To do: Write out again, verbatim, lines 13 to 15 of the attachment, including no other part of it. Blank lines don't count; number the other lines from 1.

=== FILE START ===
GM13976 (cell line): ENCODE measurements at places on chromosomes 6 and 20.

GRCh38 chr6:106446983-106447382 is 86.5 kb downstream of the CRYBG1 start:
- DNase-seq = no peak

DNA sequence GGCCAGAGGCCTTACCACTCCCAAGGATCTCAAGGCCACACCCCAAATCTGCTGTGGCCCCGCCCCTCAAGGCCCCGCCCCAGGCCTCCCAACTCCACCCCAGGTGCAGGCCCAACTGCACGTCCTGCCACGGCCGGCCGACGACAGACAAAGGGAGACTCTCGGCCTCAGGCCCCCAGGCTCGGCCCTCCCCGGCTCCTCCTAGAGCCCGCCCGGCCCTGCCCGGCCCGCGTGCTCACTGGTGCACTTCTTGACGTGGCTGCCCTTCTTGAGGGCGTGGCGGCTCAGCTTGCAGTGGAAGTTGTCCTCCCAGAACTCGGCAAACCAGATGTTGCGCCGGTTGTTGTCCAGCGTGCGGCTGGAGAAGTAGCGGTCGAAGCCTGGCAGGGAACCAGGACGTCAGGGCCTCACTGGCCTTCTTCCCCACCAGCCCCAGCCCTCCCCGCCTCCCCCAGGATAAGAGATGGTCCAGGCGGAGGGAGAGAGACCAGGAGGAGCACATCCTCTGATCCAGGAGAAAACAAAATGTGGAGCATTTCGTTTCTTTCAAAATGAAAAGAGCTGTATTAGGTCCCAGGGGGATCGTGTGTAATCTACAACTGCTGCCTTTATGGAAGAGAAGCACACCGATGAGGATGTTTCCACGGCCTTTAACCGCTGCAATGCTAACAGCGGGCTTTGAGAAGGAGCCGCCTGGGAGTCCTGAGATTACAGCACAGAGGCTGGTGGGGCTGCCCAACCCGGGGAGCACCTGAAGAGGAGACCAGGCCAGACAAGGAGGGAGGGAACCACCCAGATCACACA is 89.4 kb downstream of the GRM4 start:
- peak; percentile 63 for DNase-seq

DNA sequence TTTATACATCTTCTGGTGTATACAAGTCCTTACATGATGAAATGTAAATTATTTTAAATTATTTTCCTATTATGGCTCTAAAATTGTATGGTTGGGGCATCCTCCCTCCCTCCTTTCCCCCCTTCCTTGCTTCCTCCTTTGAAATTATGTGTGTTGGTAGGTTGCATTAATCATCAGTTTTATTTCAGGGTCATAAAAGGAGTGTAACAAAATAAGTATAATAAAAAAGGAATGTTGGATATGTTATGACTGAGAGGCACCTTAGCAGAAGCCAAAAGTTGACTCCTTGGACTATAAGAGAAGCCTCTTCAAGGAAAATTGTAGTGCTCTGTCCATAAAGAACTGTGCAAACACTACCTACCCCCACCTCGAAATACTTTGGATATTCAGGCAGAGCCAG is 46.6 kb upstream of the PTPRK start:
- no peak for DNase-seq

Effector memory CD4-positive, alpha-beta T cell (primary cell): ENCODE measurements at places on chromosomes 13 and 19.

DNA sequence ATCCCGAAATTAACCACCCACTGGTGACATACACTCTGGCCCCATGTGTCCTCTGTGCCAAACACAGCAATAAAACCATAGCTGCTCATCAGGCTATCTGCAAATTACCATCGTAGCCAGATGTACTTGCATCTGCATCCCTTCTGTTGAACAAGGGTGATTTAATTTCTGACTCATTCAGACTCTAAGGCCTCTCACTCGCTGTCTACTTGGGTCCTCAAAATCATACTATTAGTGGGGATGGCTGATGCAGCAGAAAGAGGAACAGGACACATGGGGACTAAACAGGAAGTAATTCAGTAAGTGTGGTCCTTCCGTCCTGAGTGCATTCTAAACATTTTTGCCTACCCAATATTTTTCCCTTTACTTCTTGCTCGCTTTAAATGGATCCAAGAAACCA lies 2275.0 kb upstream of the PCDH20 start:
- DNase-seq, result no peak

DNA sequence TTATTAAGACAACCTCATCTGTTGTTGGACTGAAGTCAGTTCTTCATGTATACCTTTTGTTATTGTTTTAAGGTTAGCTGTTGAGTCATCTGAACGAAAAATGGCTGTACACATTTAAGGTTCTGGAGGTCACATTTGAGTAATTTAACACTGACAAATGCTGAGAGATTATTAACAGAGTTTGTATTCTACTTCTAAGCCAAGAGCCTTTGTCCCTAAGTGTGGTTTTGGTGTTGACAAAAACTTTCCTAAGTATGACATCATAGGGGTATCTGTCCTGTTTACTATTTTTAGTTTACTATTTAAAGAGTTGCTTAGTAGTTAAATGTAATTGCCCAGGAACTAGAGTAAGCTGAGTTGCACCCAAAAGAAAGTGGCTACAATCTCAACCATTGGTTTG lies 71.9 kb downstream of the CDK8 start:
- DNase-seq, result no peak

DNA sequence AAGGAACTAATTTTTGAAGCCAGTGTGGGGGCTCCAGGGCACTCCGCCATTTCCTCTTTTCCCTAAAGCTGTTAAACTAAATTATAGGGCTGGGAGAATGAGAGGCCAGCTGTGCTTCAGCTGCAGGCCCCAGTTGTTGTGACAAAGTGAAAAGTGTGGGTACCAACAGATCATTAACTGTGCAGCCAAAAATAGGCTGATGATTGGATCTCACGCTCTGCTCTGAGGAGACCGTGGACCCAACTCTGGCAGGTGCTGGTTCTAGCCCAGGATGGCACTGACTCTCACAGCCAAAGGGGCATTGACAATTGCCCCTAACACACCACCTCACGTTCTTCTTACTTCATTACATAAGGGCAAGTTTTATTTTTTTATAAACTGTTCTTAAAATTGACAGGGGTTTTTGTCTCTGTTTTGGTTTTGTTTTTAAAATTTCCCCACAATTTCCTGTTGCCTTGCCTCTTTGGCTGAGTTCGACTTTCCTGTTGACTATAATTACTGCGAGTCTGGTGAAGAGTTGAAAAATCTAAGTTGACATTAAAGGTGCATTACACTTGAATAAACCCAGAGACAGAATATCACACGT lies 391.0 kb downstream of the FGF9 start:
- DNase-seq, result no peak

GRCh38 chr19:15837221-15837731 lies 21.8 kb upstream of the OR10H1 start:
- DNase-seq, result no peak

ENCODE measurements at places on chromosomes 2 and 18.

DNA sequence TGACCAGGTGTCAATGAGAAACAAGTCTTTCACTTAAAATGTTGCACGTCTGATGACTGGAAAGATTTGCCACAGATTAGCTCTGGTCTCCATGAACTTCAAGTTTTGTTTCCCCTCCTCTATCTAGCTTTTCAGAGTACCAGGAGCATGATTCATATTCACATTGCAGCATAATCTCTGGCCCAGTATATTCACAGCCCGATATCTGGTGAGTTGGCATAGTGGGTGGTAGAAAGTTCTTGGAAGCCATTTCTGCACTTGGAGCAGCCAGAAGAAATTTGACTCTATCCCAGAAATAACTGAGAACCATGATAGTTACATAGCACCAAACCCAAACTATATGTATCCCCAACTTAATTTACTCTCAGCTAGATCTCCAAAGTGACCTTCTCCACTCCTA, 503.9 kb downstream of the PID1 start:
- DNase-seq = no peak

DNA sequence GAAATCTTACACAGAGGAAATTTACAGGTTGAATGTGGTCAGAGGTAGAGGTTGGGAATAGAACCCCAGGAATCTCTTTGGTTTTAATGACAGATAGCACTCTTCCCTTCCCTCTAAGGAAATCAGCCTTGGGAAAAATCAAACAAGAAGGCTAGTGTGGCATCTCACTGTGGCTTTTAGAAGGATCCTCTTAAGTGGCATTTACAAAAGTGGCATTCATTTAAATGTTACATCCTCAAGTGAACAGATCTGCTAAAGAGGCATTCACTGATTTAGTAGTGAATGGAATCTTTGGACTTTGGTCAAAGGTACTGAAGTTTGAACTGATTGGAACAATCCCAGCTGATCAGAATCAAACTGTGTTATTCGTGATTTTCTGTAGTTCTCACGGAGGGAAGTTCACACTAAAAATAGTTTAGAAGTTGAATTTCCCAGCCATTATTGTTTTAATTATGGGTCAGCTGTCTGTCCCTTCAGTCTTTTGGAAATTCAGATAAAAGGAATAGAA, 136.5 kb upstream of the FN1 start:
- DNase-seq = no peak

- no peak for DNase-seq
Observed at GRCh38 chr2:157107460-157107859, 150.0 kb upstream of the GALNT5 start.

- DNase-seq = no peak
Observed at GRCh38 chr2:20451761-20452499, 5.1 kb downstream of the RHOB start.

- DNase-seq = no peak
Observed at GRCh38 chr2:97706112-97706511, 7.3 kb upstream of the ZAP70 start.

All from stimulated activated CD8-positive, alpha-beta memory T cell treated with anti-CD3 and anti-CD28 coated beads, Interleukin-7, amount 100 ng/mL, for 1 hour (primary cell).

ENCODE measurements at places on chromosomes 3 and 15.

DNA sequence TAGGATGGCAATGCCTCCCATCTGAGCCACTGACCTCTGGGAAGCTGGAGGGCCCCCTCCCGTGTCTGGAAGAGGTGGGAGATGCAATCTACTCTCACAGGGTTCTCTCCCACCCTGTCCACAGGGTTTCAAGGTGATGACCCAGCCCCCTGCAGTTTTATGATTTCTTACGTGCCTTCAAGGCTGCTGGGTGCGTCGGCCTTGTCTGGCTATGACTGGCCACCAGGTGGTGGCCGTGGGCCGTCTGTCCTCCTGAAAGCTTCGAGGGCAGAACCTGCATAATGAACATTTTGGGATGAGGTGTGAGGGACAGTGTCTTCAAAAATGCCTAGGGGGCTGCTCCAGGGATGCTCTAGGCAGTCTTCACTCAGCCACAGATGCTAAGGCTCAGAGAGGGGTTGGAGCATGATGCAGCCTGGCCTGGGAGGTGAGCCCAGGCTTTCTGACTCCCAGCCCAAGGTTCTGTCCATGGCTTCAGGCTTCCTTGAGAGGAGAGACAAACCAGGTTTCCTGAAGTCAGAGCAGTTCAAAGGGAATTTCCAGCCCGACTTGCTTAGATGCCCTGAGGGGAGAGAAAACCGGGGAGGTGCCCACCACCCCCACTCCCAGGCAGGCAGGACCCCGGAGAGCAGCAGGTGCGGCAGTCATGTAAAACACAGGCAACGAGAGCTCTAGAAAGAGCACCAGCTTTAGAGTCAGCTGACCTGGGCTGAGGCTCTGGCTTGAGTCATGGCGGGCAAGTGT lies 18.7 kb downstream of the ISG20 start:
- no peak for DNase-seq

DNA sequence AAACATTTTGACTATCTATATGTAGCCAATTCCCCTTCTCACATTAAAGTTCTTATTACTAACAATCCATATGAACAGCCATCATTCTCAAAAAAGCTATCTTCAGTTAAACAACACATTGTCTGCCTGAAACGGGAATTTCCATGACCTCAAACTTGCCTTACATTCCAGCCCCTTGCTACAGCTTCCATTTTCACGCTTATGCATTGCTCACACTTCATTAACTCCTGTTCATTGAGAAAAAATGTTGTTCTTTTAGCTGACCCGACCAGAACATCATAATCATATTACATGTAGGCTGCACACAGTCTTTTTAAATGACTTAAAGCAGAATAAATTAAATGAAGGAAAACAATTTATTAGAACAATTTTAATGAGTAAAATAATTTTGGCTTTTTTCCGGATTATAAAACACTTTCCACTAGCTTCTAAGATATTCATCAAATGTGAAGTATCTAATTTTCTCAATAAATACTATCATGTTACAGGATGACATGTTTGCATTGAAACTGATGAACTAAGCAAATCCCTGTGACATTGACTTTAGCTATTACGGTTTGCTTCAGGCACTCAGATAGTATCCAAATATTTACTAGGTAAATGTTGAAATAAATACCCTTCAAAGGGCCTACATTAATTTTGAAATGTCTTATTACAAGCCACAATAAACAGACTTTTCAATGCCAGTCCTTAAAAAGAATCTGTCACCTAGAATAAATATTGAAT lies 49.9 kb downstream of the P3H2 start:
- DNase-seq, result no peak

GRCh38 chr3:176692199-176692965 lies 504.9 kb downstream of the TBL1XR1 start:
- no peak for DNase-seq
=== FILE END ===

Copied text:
DNA sequence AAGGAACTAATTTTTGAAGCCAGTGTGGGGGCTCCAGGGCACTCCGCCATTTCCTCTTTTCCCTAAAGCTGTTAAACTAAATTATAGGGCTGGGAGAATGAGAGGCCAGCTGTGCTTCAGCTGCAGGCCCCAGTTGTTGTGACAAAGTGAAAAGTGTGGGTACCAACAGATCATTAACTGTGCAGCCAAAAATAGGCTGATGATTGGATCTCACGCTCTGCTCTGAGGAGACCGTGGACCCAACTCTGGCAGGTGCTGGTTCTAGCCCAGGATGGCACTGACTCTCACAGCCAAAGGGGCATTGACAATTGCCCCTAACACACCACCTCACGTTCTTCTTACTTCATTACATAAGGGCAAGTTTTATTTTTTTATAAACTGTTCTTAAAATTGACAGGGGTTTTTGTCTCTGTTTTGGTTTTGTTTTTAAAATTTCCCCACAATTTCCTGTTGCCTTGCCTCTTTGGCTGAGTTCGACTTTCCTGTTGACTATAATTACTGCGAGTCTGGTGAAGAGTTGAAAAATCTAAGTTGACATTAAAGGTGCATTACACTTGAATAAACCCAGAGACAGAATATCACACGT lies 391.0 kb downstream of the FGF9 start:
- DNase-seq, result no peak

GRCh38 chr19:15837221-15837731 lies 21.8 kb upstream of the OR10H1 start: